Putting them all together into a 'polygenic' risk profile can identify many more people with higher than average odds of getting sick.
Subtle variations in millions of genes contribute to individual risk for common illnesses like heart disease and diabetes - and putting them all together into a “polygenic” risk profile can identify many more people with higher than average odds of getting sick, researchers say.
There are millions of small variations in genes that have little effect alone, but together can raise a person’s odds of developing a disease, the study team writes in Nature Genetics.
These genes, which produce observable effects only in concert with other genes, are called polygenes. In a test using data from nearly half a million people with genetic samples in the UK Biobank, the experimental polygenic screening tool identified 20 times more people with a heightened risk for coronary artery disease than current single-gene tests would predict, for example.
“This shows the relative impact of our study to identify people at risk for a heart attack. Also, among people with a high polygenic risk for heart disease it provides us with a unique opportunity to prevent disease. Adherence to a healthy lifestyle can cut their risk in half or taking a statin could help,” said senior author Sekar Kathiresan of the Broad Institute in Cambridge, Massachusetts, and Harvard Medical School in Boston.
“This is a new approach for scoring risk . . . This is not a diagnostic test like a pregnancy test,” Kathiresan noted in a telephone interview.
Doctors have long known that specific versions of individual genes are linked to high risk for certain illnesses. A single-gene mutation for familial high cholesterol, for example, affects 0.4 percent of the population and raises heart disease risk by three-fold. Similarly, a single-gene mutation seen in 0.1 percent of the general population and 0.7 percent of Latinos raises the risk of diabetes by five-fold, Kathiresan’s team writes.
In recent years, studies have shown that people at high risk for particular diseases may not have these single-gene mutations but they do share a profile of small variations across the genome.
To see how well these polygenic profiles predict risk compared with current tools, the study team looked at five conditions for which single-gene mutations are known: atrial fibrillation, breast cancer, coronary artery disease, type 2 diabetes and inflammatory bowel disease.
For coronary artery disease, the researchers found that 8 percent of the Biobank sample population had a three-fold or greater elevated risk based on the polygenic profile. That’s 20 times more people than a test for the familial high-cholesterol gene would identify, they note.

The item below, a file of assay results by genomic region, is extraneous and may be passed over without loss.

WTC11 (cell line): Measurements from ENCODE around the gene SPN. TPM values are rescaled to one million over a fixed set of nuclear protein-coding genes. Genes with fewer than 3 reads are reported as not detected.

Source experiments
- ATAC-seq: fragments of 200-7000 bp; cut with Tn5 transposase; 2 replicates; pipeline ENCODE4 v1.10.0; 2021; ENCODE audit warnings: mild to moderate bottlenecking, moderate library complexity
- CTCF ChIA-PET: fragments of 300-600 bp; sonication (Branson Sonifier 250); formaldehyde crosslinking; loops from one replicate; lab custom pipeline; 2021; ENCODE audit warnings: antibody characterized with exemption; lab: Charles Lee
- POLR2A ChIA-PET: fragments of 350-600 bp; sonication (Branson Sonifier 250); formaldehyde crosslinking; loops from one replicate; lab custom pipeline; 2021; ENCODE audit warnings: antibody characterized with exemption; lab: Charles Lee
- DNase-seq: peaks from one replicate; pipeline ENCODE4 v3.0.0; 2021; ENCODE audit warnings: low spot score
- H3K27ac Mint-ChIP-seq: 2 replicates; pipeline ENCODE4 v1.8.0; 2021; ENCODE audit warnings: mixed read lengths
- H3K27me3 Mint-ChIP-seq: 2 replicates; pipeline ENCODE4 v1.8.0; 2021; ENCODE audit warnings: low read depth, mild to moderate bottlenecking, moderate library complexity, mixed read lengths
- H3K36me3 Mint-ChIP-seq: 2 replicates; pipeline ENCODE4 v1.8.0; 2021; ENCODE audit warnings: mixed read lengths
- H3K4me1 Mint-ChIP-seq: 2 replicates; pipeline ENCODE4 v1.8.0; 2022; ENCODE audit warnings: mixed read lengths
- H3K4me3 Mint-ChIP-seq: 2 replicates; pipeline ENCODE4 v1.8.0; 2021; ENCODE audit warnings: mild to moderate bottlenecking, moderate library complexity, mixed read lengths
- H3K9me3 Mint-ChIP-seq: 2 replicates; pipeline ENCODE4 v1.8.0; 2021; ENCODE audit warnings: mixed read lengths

In addition, 20 percent of the people with this polygenic risk profile had traditional risk factors like high cholesterol, compared with only 13 percent of the rest of the population. Among women with the highest-risk polygenic profile for breast cancer, 19 percent had breast cancer, compared with 4.2 percent of the rest of the study population.
The polygenic risk score also identified 6.1 percent of study subjects as being at a three-fold or greater risk of atrial fibrillation, an irregular heart rhythm that can lead to blood clots and stroke. Another 3.5 percent were at higher risk of type 2 diabetes, 1.5 percent had a high-risk profile for breast cancer and 3.2 percent were at higher risk of inflammatory bowel disease.
Experts not involved in the study said the test raises important questions about how it should be further developed and used.
“I’m an advocate for this and I’m a fan . . . . What it takes to put this test into clinical practice will still take a bit of work,” said Eric Schadt, dean of precision medicine at the Icahn School of Medicine at Mount Sinai in New York City, in a telephone interview.
“We don’t necessarily know what to do with the information. We have to establish guidelines for its use, learn what to do if someone has a score of a certain level and give guidance to physicians about it,” said Schadt, who is also chief executive of Sema4, a diagnostics company.
“There should be a healthy skepticism about the test,” said Dr. C. Noel Bairey Merz, director of the Barbra Streisand Women’s Heart Center at Cedars-Sinai Hospital in Los Angeles. “Having the genes for a complex, multisystem problem is just not determinative,” she added.
Kathiresan’s team is now testing the polygenic scores in white, black, Hispanic and Asian individuals in the U.S. They are also studying whether the test can pick up the risk for an early heart attack among people under age 56 in the U.S.